Covid-19: Canada’s Supreme Court to carry virtual hearings

by Carter Toni

The Covid-19 pandemic is ringing in systemic variations in the way wherein the branches of Government in Canada operate. The country’s Supreme Court has announced that it will, for the first time of all time, start virtual hearings. That came because the Speaker of Canada’s House of Commons, same in principle as the Lok Sabha, said technology is at location for start remote voting.


The Canadian Supreme Court has released a long list of matters that it will hear via video conferencing starting next week. In a statement, Chief Justice Richard Wagner said, “While the Covid-19 pandemic has forced us to seal our building to physical visitors for everyone’s health and safety, it hasn’t stopped us from doing our work. We may not be able to welcome members of the public to our physical courtroom, but we are excited to invite everyone to our virtual courtroom for the first time.”

These hearings is going to be live-streamed in the court’s website, and also the platform that can be used with the objective will likely make provisions for observers to “view” the proceedings as they would from the actual court chambers in Ottawa.

As the Supreme Court is going virtual, Canada’s House of Commons may soon allow its members to vote on matters like legislation. Speaker Anthony Rota told a House Committee that they were “technically ready for virtual voting.”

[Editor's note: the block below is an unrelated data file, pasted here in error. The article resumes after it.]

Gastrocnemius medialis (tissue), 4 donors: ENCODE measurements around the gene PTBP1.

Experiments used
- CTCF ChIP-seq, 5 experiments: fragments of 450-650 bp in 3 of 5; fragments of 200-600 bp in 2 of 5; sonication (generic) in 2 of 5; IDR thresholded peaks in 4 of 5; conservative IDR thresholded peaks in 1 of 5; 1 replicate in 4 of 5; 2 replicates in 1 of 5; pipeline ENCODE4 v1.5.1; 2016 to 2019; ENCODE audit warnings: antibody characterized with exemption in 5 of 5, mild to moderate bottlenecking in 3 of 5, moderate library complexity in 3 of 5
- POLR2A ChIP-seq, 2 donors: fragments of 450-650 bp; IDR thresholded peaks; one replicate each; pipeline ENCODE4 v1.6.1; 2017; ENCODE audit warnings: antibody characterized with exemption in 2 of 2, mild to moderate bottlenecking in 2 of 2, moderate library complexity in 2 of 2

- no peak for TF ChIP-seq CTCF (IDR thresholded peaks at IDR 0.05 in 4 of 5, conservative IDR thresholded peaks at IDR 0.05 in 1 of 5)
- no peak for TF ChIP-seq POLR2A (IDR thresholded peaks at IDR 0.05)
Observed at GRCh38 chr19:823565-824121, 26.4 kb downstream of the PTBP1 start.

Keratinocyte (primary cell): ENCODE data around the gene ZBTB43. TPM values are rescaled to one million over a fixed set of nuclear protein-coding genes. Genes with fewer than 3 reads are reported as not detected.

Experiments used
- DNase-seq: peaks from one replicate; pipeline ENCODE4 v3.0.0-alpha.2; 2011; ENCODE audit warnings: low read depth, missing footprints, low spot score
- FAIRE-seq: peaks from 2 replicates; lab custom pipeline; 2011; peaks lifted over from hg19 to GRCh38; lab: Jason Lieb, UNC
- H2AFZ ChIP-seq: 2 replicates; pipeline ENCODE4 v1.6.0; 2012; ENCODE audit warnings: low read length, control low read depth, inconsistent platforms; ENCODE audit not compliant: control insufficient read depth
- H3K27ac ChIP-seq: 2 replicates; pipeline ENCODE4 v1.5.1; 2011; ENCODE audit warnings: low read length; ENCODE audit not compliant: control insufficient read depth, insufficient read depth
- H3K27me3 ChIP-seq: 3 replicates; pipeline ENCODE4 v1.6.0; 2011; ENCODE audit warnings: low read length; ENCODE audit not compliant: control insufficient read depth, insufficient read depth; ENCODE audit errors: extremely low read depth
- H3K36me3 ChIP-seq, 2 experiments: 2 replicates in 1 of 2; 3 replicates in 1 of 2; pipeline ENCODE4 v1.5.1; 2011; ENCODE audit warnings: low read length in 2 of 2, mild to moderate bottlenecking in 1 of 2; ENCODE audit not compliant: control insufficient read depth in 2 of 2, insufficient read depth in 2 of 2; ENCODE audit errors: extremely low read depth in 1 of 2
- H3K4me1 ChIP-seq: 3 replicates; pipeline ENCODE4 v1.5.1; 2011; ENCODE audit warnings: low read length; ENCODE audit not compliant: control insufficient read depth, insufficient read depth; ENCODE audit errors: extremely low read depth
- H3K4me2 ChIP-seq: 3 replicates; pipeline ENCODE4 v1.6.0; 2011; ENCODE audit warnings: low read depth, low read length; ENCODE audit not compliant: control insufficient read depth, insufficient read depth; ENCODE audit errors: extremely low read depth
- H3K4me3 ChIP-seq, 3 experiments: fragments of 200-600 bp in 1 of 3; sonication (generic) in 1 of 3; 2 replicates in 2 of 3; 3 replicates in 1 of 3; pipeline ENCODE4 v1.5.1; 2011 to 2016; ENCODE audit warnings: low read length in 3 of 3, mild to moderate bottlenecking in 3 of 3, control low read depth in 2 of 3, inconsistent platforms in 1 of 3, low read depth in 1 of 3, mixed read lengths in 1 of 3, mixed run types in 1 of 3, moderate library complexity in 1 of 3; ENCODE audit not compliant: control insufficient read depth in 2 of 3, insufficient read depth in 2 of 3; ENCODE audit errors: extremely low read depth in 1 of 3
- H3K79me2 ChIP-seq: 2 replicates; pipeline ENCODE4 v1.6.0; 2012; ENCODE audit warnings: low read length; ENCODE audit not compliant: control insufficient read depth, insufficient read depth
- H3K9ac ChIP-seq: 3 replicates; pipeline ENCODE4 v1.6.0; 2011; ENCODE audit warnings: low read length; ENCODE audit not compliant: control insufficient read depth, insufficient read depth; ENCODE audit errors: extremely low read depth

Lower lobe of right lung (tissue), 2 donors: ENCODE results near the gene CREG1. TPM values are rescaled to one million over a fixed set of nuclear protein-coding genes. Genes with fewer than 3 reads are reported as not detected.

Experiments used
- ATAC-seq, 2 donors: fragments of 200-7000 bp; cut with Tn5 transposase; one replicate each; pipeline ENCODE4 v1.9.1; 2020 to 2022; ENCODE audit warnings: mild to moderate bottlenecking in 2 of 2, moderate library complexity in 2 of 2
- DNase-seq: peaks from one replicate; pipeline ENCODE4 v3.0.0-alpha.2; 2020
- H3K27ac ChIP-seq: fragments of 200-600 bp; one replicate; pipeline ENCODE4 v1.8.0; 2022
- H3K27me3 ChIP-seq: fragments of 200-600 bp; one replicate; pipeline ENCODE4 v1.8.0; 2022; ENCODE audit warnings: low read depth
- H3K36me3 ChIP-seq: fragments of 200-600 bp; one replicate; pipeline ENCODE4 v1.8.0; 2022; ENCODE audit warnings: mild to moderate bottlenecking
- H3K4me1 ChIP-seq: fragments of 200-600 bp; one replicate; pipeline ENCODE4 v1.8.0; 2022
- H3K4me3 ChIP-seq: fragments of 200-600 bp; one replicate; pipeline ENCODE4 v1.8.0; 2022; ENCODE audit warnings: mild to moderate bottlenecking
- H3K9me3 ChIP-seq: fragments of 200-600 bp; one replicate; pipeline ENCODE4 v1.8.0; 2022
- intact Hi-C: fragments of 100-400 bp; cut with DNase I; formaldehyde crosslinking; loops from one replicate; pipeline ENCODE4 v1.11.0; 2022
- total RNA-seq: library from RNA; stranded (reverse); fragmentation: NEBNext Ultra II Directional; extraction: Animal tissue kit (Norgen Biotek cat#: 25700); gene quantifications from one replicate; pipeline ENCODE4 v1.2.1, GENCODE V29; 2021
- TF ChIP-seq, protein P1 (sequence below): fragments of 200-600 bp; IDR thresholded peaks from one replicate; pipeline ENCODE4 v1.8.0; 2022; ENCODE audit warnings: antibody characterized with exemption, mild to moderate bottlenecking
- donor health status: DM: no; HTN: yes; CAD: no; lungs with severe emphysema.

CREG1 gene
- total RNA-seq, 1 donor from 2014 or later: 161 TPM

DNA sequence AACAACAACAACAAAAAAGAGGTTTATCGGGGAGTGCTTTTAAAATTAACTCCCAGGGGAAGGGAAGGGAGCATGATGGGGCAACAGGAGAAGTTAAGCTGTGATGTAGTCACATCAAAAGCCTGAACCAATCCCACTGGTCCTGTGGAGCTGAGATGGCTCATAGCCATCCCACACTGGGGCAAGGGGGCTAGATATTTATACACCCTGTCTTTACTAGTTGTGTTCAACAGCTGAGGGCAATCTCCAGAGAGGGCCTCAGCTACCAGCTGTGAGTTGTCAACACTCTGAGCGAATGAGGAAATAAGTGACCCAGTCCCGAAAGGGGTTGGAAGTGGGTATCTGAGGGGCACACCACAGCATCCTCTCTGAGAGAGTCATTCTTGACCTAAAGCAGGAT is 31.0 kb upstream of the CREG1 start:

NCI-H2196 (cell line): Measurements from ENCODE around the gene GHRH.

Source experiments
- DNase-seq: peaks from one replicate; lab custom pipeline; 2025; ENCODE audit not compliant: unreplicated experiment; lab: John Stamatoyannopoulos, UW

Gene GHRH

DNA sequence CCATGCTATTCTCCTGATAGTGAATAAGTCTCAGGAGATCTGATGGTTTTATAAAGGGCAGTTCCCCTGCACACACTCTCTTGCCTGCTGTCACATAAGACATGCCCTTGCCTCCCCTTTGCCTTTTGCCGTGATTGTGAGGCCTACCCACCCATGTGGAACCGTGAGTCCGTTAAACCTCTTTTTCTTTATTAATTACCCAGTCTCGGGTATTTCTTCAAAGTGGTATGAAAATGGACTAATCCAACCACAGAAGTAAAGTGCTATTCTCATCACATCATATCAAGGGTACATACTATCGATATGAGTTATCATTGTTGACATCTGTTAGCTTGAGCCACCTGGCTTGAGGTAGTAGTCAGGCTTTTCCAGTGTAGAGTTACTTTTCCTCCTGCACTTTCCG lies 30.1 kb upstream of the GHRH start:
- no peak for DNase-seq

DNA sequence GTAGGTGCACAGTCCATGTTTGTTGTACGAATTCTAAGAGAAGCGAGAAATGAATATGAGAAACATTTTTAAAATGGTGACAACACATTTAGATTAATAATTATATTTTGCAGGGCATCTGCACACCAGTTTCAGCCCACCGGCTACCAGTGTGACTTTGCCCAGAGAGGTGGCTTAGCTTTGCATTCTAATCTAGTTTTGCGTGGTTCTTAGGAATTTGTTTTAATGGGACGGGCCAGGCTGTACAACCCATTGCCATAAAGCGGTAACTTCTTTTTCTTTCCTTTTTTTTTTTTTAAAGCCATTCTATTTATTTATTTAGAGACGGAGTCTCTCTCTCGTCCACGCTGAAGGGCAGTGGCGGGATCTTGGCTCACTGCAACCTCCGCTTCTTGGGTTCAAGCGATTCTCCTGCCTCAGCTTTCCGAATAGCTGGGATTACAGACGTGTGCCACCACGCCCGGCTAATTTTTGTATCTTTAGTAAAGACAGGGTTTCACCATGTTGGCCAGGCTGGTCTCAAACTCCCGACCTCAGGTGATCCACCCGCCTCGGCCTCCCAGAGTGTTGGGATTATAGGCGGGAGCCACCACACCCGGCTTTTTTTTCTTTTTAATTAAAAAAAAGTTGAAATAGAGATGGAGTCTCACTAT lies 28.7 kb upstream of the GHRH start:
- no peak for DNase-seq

Special sittings related to the combating the disease and the various facets of its impacts have taken place, although the country’s Parliament was adjourned in March due to the coronavirus crisis. Some were face-to-face, using a minimum quantity of MPs in attendance, others were done remotely. Late last month, these focused sittings transitioned to “hybrid” sessions, with MPs joining in remotely even though some were present in the chamber.

The virtual vote could turn into a reality in the end with this month, like a spokesperson for the Government’s Leader in the home Pablo Rodriguez told the agency Canadian Press that they were “100 percent in favour of electronic voting.”

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